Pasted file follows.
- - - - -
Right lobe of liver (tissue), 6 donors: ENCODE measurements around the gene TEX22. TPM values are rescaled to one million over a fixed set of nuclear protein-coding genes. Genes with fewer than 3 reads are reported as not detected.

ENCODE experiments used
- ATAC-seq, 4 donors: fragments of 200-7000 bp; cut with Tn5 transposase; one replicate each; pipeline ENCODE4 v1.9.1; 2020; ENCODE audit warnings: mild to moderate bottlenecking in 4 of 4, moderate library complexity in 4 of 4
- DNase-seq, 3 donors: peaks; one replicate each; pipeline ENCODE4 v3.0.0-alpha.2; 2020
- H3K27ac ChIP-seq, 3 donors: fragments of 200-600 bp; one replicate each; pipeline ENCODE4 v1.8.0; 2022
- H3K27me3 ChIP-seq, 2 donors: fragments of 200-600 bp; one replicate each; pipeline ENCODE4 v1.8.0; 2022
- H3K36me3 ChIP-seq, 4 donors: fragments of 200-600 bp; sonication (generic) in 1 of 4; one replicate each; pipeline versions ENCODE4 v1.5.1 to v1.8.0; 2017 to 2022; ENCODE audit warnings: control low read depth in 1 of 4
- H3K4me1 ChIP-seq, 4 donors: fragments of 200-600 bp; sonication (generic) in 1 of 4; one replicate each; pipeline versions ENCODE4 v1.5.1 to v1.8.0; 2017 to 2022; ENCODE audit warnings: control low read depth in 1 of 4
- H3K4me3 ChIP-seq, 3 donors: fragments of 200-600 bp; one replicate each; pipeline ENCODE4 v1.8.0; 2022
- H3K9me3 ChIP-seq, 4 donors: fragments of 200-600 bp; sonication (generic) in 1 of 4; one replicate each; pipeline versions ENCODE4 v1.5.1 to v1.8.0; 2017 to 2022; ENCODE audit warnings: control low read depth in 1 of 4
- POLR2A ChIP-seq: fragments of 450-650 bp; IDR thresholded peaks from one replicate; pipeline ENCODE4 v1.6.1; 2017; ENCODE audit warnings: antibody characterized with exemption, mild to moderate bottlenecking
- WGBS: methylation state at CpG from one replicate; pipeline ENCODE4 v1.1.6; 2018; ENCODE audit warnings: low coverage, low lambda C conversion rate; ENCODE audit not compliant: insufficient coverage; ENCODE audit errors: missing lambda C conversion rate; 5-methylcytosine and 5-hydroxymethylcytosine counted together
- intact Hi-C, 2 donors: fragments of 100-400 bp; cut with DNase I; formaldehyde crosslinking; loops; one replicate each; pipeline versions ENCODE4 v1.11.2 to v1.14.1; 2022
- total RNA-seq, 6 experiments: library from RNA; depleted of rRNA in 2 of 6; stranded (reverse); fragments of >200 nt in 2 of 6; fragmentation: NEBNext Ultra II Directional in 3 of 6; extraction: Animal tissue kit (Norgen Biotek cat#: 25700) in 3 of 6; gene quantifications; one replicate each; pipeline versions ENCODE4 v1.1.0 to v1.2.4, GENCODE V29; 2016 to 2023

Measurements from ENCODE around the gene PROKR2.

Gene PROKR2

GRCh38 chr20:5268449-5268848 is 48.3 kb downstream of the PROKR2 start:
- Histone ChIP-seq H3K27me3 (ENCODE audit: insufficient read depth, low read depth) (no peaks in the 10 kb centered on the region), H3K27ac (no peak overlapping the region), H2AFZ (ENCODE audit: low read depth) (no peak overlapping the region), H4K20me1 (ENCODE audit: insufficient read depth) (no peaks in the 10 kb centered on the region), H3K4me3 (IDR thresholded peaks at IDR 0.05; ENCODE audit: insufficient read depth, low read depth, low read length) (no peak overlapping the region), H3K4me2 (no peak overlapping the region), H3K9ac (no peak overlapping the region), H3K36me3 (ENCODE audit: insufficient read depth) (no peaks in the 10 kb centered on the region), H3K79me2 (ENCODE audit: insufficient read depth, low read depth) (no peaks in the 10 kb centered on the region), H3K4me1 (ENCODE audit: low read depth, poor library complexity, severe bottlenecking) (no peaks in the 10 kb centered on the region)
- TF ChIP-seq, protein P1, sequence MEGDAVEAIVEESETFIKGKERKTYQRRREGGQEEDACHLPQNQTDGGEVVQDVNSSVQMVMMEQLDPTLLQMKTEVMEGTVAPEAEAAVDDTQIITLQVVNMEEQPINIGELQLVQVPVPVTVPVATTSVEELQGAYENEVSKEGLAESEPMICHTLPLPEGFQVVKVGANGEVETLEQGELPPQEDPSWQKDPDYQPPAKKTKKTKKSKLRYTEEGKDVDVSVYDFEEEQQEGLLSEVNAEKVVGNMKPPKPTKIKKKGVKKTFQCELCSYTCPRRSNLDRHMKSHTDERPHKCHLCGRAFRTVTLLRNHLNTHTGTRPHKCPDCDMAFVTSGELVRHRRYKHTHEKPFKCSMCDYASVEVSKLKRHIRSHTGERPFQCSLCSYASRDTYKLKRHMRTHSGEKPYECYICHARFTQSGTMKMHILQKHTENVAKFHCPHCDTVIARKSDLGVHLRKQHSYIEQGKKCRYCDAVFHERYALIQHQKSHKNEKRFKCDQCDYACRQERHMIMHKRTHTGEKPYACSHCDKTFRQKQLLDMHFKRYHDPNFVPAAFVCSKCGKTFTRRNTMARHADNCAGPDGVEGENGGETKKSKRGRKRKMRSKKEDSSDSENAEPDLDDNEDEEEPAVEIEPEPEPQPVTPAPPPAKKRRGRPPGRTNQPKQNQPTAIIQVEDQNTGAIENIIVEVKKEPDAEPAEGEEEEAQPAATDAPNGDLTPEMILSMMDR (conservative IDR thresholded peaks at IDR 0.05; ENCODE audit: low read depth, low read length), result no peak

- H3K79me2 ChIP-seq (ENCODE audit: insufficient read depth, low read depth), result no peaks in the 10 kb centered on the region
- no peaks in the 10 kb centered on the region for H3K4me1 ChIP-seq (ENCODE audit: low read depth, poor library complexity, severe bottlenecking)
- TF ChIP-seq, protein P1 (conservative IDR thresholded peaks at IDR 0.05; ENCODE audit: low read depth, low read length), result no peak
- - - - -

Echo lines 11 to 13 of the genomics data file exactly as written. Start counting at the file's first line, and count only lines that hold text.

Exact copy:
- POLR2A ChIP-seq: fragments of 450-650 bp; IDR thresholded peaks from one replicate; pipeline ENCODE4 v1.6.1; 2017; ENCODE audit warnings: antibody characterized with exemption, mild to moderate bottlenecking
- WGBS: methylation state at CpG from one replicate; pipeline ENCODE4 v1.1.6; 2018; ENCODE audit warnings: low coverage, low lambda C conversion rate; ENCODE audit not compliant: insufficient coverage; ENCODE audit errors: missing lambda C conversion rate; 5-methylcytosine and 5-hydroxymethylcytosine counted together
- intact Hi-C, 2 donors: fragments of 100-400 bp; cut with DNase I; formaldehyde crosslinking; loops; one replicate each; pipeline versions ENCODE4 v1.11.2 to v1.14.1; 2022